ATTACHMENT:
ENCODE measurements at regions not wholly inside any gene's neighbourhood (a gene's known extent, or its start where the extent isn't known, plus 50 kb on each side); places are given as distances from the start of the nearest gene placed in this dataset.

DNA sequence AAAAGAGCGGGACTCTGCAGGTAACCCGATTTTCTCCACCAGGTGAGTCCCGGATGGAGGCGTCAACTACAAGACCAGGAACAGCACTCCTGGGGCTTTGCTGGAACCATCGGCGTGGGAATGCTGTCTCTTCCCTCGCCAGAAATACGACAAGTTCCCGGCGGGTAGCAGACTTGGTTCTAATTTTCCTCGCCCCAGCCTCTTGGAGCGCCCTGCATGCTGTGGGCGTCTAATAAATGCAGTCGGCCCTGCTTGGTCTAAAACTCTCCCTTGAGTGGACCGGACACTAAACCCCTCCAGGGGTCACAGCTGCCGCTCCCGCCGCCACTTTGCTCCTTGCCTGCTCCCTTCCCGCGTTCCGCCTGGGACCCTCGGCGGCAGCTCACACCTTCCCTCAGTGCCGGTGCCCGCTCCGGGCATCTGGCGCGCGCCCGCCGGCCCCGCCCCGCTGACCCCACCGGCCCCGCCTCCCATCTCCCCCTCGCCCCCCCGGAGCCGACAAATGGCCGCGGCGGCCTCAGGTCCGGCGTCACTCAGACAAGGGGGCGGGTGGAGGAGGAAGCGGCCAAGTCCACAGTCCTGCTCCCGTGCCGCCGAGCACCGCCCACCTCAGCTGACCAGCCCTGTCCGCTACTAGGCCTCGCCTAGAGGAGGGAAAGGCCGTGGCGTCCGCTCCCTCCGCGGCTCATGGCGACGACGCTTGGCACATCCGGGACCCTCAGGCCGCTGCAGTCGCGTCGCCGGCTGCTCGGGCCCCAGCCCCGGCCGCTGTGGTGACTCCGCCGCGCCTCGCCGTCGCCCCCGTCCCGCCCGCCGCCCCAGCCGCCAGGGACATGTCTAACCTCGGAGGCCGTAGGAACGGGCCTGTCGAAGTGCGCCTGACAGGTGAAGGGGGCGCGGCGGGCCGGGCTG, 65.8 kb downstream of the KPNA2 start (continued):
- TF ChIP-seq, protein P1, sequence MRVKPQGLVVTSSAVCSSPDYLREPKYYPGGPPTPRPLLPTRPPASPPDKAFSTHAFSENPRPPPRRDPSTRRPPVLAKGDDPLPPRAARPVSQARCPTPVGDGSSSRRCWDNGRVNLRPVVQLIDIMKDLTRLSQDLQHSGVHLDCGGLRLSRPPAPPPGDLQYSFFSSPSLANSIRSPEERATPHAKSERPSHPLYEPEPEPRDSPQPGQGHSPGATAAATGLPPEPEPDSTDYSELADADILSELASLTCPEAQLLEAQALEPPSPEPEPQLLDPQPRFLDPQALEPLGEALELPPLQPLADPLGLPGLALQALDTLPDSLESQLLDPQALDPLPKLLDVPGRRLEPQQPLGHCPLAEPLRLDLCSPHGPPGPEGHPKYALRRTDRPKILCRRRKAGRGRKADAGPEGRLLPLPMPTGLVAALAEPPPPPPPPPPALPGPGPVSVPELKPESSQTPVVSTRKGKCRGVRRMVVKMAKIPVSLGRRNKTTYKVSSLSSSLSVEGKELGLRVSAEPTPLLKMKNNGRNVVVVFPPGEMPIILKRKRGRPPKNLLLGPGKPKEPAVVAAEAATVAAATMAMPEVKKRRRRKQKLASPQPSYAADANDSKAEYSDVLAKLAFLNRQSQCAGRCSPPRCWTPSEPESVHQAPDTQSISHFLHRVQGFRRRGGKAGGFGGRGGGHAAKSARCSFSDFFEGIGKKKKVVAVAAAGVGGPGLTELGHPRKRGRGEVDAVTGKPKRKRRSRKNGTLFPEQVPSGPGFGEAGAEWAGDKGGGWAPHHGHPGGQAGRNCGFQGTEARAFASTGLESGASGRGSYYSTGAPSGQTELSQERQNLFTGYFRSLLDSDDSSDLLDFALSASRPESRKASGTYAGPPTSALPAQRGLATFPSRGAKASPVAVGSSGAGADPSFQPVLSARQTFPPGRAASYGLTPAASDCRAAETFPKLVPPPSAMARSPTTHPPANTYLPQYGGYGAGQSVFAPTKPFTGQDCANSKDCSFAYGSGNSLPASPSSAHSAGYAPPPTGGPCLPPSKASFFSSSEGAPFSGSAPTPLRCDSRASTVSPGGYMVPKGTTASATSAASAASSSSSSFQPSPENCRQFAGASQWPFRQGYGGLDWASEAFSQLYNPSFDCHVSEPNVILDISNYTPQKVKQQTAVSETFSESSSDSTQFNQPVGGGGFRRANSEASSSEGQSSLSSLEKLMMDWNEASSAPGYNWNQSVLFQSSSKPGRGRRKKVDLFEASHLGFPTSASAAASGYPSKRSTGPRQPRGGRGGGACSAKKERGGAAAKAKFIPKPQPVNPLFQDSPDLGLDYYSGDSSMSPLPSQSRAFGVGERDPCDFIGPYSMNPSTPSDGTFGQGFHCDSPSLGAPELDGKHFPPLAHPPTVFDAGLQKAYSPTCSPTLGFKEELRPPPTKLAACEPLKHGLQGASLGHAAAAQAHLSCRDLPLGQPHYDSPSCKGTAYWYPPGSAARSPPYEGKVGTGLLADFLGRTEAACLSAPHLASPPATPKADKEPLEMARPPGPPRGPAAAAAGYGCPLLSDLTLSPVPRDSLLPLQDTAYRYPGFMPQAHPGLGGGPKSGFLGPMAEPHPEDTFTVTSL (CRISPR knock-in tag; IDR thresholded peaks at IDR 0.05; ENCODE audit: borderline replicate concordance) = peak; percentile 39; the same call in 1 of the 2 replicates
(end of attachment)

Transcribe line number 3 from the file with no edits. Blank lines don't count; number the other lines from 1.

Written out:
- TF ChIP-seq, protein P1, sequence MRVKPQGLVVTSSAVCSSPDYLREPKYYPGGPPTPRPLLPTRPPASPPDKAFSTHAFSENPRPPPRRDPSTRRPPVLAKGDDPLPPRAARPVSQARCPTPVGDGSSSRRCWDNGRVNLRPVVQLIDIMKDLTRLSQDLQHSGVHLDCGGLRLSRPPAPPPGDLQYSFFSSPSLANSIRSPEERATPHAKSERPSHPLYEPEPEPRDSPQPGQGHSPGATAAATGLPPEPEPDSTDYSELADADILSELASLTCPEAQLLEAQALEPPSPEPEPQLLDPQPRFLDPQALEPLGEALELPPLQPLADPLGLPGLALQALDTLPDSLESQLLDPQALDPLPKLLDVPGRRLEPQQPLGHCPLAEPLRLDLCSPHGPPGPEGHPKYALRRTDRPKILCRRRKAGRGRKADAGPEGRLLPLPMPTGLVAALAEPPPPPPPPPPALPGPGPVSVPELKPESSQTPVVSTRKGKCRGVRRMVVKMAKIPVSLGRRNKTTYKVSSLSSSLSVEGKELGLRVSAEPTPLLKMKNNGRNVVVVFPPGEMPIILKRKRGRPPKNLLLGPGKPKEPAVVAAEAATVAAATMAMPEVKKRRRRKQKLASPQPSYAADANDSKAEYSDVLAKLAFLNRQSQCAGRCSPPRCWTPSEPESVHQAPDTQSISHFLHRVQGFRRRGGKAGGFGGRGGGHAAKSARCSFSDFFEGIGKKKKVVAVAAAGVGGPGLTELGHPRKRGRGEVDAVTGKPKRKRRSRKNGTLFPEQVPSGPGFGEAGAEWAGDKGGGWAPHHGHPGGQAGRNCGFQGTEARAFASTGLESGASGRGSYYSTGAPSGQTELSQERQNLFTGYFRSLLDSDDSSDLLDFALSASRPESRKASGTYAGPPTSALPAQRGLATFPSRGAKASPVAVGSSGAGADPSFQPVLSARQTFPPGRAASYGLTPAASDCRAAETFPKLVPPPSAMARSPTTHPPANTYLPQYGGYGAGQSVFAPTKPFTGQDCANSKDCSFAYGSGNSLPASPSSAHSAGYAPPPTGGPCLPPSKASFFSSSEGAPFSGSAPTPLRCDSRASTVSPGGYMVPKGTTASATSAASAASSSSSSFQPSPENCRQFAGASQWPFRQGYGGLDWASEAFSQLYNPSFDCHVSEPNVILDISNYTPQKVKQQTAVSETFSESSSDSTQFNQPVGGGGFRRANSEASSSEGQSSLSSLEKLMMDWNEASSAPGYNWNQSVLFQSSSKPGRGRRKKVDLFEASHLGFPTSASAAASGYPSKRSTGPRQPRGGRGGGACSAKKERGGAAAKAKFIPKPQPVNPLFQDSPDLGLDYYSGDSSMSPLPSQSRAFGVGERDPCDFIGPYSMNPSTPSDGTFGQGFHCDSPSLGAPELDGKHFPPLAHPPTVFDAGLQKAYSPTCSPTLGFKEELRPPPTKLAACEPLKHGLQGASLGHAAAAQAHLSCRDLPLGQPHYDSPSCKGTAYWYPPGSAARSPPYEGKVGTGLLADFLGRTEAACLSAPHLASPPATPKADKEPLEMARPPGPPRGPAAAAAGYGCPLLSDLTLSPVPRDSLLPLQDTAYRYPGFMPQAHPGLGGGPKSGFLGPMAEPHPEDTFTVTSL (CRISPR knock-in tag; IDR thresholded peaks at IDR 0.05; ENCODE audit: borderline replicate concordance) = peak; percentile 39; the same call in 1 of the 2 replicates